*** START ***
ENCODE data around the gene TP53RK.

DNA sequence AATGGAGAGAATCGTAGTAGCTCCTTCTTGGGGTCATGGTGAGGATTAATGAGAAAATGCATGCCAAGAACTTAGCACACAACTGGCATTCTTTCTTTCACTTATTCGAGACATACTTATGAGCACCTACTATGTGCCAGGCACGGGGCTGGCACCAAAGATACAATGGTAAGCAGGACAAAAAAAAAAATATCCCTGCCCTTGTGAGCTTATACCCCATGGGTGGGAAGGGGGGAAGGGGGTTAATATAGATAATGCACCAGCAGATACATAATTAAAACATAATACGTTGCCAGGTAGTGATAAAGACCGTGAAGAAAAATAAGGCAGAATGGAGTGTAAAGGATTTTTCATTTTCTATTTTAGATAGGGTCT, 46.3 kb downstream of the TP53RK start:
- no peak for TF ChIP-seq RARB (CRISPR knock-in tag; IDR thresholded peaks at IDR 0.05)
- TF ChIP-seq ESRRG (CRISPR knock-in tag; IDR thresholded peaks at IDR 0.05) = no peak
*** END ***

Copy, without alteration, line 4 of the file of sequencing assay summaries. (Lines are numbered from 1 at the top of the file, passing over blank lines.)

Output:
- TF ChIP-seq ESRRG (CRISPR knock-in tag; IDR thresholded peaks at IDR 0.05) = no peak